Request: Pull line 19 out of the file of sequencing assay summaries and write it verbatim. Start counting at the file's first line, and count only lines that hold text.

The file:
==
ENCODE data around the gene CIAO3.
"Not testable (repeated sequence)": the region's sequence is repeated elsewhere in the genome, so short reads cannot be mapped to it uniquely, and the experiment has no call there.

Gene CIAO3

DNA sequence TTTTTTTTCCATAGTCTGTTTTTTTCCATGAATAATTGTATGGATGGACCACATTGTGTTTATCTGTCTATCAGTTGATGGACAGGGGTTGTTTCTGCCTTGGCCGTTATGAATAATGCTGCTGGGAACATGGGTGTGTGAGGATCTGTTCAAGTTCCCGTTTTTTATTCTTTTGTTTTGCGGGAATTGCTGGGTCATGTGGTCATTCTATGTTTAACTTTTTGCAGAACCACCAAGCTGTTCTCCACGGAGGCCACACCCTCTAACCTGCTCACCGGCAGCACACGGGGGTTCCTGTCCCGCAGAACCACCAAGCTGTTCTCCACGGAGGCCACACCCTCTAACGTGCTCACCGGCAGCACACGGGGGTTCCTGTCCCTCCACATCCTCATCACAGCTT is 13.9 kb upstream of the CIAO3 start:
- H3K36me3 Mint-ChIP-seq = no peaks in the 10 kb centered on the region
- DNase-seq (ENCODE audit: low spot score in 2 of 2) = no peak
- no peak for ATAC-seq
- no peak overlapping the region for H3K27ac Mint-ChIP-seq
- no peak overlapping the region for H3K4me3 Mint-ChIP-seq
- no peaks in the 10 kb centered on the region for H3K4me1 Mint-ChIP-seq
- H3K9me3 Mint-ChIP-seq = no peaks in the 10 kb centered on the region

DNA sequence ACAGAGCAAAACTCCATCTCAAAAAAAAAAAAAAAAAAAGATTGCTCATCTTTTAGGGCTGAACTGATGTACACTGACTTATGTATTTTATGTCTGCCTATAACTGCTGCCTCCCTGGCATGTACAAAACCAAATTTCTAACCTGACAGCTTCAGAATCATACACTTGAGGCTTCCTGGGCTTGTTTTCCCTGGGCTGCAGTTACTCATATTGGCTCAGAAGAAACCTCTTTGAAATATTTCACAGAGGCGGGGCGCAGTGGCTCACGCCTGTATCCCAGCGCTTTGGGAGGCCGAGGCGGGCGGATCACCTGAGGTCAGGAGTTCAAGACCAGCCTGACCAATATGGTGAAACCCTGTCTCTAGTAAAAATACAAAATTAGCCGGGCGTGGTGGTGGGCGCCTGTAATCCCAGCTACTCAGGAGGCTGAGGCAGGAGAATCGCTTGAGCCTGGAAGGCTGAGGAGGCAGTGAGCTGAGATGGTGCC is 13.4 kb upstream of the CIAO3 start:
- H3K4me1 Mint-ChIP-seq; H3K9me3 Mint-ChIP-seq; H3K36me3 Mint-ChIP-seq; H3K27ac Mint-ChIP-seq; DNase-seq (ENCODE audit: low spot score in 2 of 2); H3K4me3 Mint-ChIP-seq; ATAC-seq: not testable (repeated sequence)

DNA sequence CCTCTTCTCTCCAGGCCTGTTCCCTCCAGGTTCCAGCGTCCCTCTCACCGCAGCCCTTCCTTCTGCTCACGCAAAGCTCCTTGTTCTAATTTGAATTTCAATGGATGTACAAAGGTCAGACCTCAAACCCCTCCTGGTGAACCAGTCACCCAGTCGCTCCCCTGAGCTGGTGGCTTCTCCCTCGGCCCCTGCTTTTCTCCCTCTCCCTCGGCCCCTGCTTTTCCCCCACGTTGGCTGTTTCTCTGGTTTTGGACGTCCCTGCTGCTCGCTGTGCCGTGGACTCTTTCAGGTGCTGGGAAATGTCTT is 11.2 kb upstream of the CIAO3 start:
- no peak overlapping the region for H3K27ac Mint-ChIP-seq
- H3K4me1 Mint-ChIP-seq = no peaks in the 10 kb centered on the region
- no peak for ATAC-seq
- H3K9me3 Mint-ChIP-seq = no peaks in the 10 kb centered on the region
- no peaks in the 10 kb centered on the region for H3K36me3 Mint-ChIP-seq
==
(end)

- no peaks in the 10 kb centered on the region for H3K36me3 Mint-ChIP-seq